We analyzed the model for simple structural changes, which might predict dynamics compatible with the experimentally observed oscillation dynamics. One such change incorporated a putative regulated (delayed) timing of A20 transcription (SI Appendix, SI Methods 2; see also data in Fig. 2 D and E). This modified model predicted that a putative 6.5-min-faster onset of A20 transcription at 40 °C, compared with 37 °C, was one simple structural change to the model that was able to produce dynamics consistent with the experimental observations (Fig. 2E). This prediction was initially supported by the microarray experiments and was further supported by analysis of a detailed qPCR time course of TNFAIP3/A20 mRNA expression following TNFα treatment at 37 °C and 40 °C (Fig. 2F). In contrast, no similar difference was observed in the onset of expression of the other feedback inhibitors IκBα (Fig. 2F) or IκBε (SI Appendix, Fig. S3). This suggested the possibility of a specific effect of temperature on A20 feedback kinetics. Quantification of bound RNA Polymerase II on the A20 gene using ChIP indicated earlier transcription elongation at 40 °C, compared with 37 °C (Fig. 2G). Western blot analysis of A20 protein levels also showed a temperature-dependent change in the dynamics of A20 expression at the protein level (SI Appendix, Fig. S4). These observations therefore supported a temperature-dependent change in the timing of the onset of A20 expression that was compatible with the model prediction.
We found that siRNA-mediated A20 knockdown increased the period of TNFα-induced oscillations at both 37 °C and 40 °C (Fig. 2H and SI Appendix, Fig. S5). Treatment at either temperature in the A20-depleted cells gave the same period of ∼120 min, indicating that the dynamics of the system became insensitive to temperature. These data support the hypothesis that temperature regulation of the A20 feedback loop is an important component in the control of the timing of the oscillatory dynamics of the NF-κB system.
The effect of temperature on the gene expression response to TNFα was studied using microarrays (validated by RT-qPCR; SI Appendix, Fig. S6). Expression profiles of NF-κB−dependent genes, induced by TNFα, have previously been categorized by the time at which they reached their peak level of expression after the cells were stimulated at 37 °C (15, 16). Here, our microarray data were both analyzed by the previously described Hao and Baltimore criteria, or newly classified into immediate, middle, or slow by the time (30, 130, and either 230 or 430 min, respectively, poststimulation) at which they first displayed a significant change from their initial expression (SI Appendix, Fig. S7). A set of immediate genes were up-regulated at 40 °C compared with 37 °C after 30 min, but, notably, were unaffected by temperature at later time points (Fig. 3A). The middle (Fig. 3B) and slow genes (Fig. 3C) were also predominantly unaffected, with occasional sporadic patterns of differential expression. Very few TNFα-responsive genes were significantly affected by temperature alone (6%; see Dataset S1). These data suggest temperature insensitivity of a majority of target genes, accompanied by the temperature-dependent regulation of the dynamics of a different subset of genes.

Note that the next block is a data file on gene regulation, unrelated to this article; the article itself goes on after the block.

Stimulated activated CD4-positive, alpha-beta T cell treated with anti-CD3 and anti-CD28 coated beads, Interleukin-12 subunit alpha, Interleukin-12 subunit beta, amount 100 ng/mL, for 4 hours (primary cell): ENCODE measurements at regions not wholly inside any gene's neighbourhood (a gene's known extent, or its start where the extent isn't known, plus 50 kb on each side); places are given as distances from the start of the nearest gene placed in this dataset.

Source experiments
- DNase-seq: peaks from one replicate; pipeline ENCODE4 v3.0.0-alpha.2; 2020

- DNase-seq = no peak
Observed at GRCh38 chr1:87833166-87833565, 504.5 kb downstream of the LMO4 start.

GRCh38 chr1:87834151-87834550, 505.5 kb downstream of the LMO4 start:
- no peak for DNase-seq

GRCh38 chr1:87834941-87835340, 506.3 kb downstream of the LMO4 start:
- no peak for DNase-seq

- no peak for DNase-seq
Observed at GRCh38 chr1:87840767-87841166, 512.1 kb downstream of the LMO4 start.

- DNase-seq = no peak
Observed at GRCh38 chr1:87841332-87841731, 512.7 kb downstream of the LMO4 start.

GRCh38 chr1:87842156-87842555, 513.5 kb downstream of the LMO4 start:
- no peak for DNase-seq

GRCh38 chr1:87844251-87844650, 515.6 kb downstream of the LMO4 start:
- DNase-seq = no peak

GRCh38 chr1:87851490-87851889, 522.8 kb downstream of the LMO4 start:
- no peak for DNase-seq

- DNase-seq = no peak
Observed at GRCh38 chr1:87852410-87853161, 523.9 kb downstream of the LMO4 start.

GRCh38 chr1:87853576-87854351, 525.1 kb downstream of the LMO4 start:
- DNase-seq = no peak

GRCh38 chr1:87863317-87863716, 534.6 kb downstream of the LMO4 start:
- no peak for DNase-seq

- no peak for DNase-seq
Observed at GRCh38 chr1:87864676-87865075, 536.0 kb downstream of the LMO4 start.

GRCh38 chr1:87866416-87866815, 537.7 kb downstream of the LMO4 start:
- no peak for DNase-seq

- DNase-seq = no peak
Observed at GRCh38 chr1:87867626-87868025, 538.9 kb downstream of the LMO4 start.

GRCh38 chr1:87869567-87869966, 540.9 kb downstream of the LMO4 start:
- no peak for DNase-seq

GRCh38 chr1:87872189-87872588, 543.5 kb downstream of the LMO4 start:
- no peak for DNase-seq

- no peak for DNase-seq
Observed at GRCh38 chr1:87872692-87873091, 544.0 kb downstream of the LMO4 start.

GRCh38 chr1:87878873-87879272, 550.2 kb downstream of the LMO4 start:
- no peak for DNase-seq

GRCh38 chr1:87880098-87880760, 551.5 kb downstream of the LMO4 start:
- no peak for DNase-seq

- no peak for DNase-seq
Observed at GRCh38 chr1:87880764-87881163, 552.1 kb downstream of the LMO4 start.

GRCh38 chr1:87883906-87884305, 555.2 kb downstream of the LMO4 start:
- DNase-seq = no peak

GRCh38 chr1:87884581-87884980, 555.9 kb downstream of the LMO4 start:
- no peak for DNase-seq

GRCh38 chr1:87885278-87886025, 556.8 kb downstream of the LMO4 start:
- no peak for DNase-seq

Fig. 3.
Temperature change affects expression through early genes. Heatmaps showing the log difference in expression between 40 °C and 37 °C at 0, 30, 130, 230, and 430 min following treatment with TNFα. A–C show how expression changes with temperature increase in the (A) immediate, (B) middle, and (C) slow genes, which were determined by the time of first differential transcription from baseline after TNFα treatment at 37 °C (SI Appendix, SI Methods 4). Genes are ordered using hierarchical clustering of expression levels; corresponding gene names are given in Dataset S1. DE, differentially expressed. DG show those genes with statistically significant differential transcription between the two temperatures after TNFα treatment. These are ordered by the first time point at which a significant difference was observed, and are further divided into κB genes (Left) and non-κB genes (Right). GO categories were established from these genes (SI Appendix, SI Methods 4), and the timing and number of genes that fell into each category are shown as separate bar charts for (H) κB and (I) non-κB genes, the names of which are given in SI Appendix, Table S2 and Dataset S1. Transcript variants are treated separately throughout.
We categorized those genes that exhibited significant differential expression at 40 °C compared with 37 °C after TNFα stimulation by the time point at which this difference first occurred (denoted DETEMP#, where # is the time point), and subdivided them based on known NF-κB targets or otherwise (κB or non-κB genes; SI Appendix, SI Methods 4 and Table S2 and Dataset S1). Of the DETEMP30 genes, all but two of the κB genes were up-regulated, and approximately two-thirds of these more than doubled their expression (including TNFAIP3/A20; Fig. 3D, Left). At subsequent time points, the mRNA levels of κB genes were similar at the two temperatures. The behavior of the corresponding non-κB genes was significantly different at each time point (P < 0.05) as they were both up- and down-regulated at 30 min, and had differing expression at later time points (Fig. 3D, Right). Similarly, in the DETEMP130 genes, we predominantly observed up-regulation at 130 min in κB genes in comparison with the non-κB genes, but there were no significant behavioral differences at subsequent times (Fig. 3E). However, the DETEMP230 and DETEMP430 genes generally showed temperature-dependent down-regulation, whether or not they were known κB targets (Fig. 3 F and G). Our principal observation was therefore the identification of a set of immediate NF-κB−dependent genes that show early temperature-dependent up-regulation followed by subsequent temperature insensitivity.